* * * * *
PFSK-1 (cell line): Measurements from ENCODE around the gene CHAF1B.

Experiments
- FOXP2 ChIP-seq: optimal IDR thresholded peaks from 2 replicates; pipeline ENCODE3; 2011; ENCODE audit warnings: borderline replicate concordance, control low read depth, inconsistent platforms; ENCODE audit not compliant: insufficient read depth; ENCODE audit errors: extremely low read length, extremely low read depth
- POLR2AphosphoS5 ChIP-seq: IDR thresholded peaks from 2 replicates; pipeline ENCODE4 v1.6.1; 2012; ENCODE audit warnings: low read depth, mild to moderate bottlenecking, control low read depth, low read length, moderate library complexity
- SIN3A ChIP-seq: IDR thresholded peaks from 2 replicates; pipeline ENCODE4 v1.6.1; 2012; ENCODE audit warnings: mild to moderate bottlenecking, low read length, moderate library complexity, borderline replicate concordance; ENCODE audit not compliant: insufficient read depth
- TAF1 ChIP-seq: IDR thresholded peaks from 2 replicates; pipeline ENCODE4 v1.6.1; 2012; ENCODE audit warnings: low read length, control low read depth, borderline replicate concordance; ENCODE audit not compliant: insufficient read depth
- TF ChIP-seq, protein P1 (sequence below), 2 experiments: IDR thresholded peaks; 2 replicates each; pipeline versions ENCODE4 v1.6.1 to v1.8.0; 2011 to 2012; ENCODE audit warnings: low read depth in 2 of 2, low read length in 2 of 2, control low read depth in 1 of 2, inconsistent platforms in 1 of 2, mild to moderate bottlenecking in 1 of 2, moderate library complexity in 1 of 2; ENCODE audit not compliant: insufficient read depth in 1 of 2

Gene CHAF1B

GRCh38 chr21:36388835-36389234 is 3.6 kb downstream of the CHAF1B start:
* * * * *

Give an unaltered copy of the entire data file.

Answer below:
PFSK-1 (cell line): Measurements from ENCODE around the gene CHAF1B.

Experiments
- FOXP2 ChIP-seq: optimal IDR thresholded peaks from 2 replicates; pipeline ENCODE3; 2011; ENCODE audit warnings: borderline replicate concordance, control low read depth, inconsistent platforms; ENCODE audit not compliant: insufficient read depth; ENCODE audit errors: extremely low read length, extremely low read depth
- POLR2AphosphoS5 ChIP-seq: IDR thresholded peaks from 2 replicates; pipeline ENCODE4 v1.6.1; 2012; ENCODE audit warnings: low read depth, mild to moderate bottlenecking, control low read depth, low read length, moderate library complexity
- SIN3A ChIP-seq: IDR thresholded peaks from 2 replicates; pipeline ENCODE4 v1.6.1; 2012; ENCODE audit warnings: mild to moderate bottlenecking, low read length, moderate library complexity, borderline replicate concordance; ENCODE audit not compliant: insufficient read depth
- TAF1 ChIP-seq: IDR thresholded peaks from 2 replicates; pipeline ENCODE4 v1.6.1; 2012; ENCODE audit warnings: low read length, control low read depth, borderline replicate concordance; ENCODE audit not compliant: insufficient read depth
- TF ChIP-seq, protein P1 (sequence below), 2 experiments: IDR thresholded peaks; 2 replicates each; pipeline versions ENCODE4 v1.6.1 to v1.8.0; 2011 to 2012; ENCODE audit warnings: low read depth in 2 of 2, low read length in 2 of 2, control low read depth in 1 of 2, inconsistent platforms in 1 of 2, mild to moderate bottlenecking in 1 of 2, moderate library complexity in 1 of 2; ENCODE audit not compliant: insufficient read depth in 1 of 2

Gene CHAF1B

GRCh38 chr21:36388835-36389234 is 3.6 kb downstream of the CHAF1B start: